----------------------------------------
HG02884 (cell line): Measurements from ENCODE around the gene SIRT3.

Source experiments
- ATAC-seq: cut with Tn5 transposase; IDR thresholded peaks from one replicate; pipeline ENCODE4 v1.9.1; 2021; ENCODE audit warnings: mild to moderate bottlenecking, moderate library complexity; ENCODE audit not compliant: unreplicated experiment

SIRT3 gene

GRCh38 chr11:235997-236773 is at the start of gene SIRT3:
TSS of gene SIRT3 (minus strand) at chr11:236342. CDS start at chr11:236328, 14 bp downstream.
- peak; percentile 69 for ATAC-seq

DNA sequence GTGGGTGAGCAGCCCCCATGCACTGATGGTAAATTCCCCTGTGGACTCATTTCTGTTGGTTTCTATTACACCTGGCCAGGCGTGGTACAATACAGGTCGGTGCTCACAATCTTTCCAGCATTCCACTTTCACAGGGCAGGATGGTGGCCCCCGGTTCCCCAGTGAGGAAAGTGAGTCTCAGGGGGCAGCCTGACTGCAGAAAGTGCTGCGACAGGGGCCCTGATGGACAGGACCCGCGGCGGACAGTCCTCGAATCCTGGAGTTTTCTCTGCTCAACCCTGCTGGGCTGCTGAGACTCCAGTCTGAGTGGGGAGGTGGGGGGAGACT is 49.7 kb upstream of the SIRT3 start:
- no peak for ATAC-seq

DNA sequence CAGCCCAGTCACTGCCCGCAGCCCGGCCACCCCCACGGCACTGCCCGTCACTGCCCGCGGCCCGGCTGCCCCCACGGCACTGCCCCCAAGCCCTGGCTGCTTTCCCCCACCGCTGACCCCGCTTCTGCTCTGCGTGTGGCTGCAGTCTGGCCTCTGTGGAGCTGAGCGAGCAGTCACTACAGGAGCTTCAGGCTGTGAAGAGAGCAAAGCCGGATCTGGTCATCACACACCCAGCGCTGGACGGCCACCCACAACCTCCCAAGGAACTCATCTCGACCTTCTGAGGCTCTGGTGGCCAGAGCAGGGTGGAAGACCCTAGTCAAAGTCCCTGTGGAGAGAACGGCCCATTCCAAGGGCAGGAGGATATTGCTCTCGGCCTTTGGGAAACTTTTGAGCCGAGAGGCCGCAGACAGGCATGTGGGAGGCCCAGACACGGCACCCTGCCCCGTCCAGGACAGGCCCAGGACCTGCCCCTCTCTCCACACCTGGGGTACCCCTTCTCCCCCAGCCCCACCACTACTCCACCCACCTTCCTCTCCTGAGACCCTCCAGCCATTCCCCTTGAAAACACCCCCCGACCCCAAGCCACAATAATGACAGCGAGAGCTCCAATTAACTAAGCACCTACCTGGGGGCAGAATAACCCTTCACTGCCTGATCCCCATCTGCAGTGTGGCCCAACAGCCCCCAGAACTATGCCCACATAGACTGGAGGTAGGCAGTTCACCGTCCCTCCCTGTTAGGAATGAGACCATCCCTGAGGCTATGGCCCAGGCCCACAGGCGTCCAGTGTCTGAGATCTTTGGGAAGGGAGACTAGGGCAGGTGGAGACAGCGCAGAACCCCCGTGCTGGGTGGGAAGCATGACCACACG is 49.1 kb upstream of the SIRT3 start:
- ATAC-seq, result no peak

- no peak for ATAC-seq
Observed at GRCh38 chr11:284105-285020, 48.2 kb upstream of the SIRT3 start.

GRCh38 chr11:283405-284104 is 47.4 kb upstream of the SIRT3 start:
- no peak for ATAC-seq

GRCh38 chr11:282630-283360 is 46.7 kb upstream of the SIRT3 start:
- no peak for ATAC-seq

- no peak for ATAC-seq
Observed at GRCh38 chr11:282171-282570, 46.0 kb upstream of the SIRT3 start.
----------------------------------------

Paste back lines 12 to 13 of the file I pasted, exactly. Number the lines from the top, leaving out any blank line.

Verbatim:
- no peak for ATAC-seq
Observed at GRCh38 chr11:284105-285020, 48.2 kb upstream of the SIRT3 start.